Before we describe where stock market returns come from, consider these two quotes:
“Whether the currency a century from now is based on gold, seashells, shark teeth, or a piece of paper (as today), people will be willing to exchange a couple of minutes of their daily labor for a Coca-Cola or some See’s peanut brittle.”
— Berkshire Hathaway Chairman Warren Buffett
“Whenever you think you’ve found the key to the market,...
There’s been a lot going on this year - politically, financially and economically - from rising interest rates, to elevated inflation, to ongoing market turmoil.
So how will all this activity translate into annual performance in our investment portfolios? Markets often deliver their best returns just when we’re most discouraged. While we wait to find out the results, here are six financial action items that you can tackle before the year ends.
Where is your cash stashed these days? After years of offering essentially zero interest in money markets, savings accounts, and similar platforms, some banks are now offering higher interest rates to savers. Others are not. Plus, some money market funds may have quietly resumed charging underlying management fees they had waived during low-rate times.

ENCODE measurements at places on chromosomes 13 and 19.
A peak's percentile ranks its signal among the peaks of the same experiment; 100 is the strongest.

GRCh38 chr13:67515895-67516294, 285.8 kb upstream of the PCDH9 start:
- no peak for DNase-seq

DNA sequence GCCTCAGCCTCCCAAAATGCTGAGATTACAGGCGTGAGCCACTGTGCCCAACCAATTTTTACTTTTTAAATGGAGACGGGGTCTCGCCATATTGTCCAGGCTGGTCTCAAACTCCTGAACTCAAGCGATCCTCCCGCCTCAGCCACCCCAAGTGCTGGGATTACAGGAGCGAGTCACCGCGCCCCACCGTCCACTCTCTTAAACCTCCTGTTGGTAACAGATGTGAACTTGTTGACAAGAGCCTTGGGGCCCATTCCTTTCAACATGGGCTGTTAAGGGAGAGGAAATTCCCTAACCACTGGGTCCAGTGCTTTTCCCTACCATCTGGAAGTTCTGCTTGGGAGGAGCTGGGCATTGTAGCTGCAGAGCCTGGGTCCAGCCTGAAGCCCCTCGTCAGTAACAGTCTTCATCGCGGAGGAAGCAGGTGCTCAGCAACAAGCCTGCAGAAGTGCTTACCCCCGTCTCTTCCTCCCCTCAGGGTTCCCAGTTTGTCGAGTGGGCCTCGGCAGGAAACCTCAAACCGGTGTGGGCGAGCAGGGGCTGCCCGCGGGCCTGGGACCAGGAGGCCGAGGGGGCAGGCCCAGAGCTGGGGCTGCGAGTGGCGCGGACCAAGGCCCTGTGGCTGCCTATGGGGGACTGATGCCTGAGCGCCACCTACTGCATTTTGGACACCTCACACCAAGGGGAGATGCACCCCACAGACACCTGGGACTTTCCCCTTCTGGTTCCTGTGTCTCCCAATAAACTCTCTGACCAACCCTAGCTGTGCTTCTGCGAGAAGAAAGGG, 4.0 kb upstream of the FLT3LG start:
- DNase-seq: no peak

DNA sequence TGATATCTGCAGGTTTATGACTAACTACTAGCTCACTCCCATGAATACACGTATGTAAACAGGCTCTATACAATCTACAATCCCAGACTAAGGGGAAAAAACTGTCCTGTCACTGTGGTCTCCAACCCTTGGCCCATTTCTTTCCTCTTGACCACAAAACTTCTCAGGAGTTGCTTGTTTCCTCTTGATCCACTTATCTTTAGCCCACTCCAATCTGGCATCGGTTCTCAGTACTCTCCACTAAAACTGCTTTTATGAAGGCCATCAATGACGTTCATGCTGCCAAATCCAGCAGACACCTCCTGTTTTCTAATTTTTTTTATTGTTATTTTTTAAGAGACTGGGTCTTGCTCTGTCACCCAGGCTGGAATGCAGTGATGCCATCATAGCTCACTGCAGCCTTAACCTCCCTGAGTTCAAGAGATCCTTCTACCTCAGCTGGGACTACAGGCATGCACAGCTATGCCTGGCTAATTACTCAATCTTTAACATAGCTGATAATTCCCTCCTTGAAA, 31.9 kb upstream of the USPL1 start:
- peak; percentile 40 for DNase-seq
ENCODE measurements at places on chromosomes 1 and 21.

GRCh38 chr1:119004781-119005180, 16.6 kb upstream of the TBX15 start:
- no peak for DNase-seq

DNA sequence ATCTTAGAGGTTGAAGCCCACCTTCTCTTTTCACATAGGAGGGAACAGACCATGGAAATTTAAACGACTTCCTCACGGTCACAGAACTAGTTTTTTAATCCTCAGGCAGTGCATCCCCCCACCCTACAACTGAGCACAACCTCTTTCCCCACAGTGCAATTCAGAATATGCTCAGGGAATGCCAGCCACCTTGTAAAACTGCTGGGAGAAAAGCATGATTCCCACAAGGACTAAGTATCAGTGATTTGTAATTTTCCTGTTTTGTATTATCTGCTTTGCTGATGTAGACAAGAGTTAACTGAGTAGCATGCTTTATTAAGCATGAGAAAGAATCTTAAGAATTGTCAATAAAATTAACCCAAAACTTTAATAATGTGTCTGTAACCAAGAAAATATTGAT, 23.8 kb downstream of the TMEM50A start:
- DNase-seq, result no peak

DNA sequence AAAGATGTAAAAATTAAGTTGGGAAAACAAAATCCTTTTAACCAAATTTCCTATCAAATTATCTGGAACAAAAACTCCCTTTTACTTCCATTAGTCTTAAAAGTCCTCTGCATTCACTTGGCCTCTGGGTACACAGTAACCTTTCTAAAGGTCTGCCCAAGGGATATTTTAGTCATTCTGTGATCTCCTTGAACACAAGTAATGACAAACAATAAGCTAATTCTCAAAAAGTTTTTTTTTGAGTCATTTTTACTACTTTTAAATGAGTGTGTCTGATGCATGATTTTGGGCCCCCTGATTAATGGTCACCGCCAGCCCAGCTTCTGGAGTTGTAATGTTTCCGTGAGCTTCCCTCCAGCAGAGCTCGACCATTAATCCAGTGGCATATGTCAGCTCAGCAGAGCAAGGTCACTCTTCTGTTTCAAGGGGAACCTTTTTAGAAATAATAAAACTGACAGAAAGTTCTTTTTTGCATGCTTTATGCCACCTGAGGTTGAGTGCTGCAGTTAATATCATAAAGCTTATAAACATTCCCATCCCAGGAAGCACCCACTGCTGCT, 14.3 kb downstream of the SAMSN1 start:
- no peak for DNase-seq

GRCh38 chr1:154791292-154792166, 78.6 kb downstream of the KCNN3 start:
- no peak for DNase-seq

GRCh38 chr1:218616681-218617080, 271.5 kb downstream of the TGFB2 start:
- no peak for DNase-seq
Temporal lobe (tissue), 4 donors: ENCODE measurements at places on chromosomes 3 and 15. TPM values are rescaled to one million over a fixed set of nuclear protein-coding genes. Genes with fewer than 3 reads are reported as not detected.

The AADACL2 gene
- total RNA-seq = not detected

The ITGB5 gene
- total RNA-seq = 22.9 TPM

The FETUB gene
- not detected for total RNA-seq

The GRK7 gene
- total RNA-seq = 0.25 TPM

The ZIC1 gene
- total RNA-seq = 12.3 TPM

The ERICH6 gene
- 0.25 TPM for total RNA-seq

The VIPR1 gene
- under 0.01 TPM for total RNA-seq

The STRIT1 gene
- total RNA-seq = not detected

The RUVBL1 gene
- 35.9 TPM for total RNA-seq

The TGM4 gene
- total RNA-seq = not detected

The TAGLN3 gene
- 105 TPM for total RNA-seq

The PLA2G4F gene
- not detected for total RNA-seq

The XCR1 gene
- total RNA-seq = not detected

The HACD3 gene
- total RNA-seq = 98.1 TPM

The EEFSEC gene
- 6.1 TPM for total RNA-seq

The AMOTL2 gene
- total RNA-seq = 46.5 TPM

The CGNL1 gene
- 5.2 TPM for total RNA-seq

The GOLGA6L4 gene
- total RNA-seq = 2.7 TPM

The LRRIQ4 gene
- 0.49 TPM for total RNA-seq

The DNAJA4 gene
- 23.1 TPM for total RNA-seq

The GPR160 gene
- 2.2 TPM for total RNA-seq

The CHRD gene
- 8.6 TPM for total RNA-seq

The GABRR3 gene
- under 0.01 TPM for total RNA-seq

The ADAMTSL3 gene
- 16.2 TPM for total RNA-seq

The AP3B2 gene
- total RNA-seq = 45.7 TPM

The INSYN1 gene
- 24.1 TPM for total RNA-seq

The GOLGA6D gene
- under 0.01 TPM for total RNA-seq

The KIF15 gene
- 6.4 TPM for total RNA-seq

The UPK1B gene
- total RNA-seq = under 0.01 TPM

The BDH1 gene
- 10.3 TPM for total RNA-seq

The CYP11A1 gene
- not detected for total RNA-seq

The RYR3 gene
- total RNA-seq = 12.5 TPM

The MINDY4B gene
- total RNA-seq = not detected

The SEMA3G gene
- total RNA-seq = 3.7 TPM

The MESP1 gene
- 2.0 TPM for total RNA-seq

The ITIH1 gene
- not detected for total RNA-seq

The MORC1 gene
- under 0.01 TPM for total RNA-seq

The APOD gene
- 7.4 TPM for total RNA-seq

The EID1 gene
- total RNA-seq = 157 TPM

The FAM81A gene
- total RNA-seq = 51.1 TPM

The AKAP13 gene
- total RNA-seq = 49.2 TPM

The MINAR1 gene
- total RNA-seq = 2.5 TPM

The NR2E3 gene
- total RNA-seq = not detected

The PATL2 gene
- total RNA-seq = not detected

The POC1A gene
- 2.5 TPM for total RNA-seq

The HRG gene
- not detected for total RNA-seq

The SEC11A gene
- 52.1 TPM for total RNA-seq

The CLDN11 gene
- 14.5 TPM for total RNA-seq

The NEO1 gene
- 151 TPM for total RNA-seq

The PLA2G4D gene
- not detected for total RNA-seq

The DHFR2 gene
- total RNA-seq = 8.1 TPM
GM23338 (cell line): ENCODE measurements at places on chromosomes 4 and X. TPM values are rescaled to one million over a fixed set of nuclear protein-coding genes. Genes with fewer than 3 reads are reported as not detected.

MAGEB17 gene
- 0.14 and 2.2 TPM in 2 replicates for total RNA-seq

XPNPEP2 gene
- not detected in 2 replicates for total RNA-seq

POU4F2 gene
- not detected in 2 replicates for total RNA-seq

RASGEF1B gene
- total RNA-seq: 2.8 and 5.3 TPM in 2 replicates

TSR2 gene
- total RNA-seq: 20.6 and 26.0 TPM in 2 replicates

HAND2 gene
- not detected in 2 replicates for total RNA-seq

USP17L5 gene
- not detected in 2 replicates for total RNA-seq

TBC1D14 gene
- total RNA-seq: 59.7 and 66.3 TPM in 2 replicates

It might be a good time to shop around. If you have significant cash reserves, now may be a good time to compare rates and fees among local...
Is it just me, or do you also feel like the last two years have flown by? It’s always a busy time of year with the holidays, but it’s important that we take some time to financially prepare for the end of the year and the beginning of a new year.
Here are some things to consider as you weigh potential tax moves before the end of the year.
Defer Income to Next Year
Consider opportunities to defer income to 2022, particularly if you think you may be in a lower tax bracket then. For example, you may be able to defer a year-end bonus or delay the collection of business debts, rents, and payments for services in order to postpone payment of tax on the income until next year.
Look for opportunities to accelerate deductions into the current tax year. If you itemize deductions, making payments for deductible expenses such as medical expenses, qualifying interest, and state taxes before the end of the year (instead of paying them in early 2022) could...
You may be familiar with traditional retirement plans available to employees, but there’s a lot of confusion about retirement plans for self-employed or business owners. The great news is that if you are self-employed or own a business, you can create retirement plans for yourself and any employees you have. Having a retirement plan option for your employees can even benefit your business by attracting quality people who are in it with you for the long haul!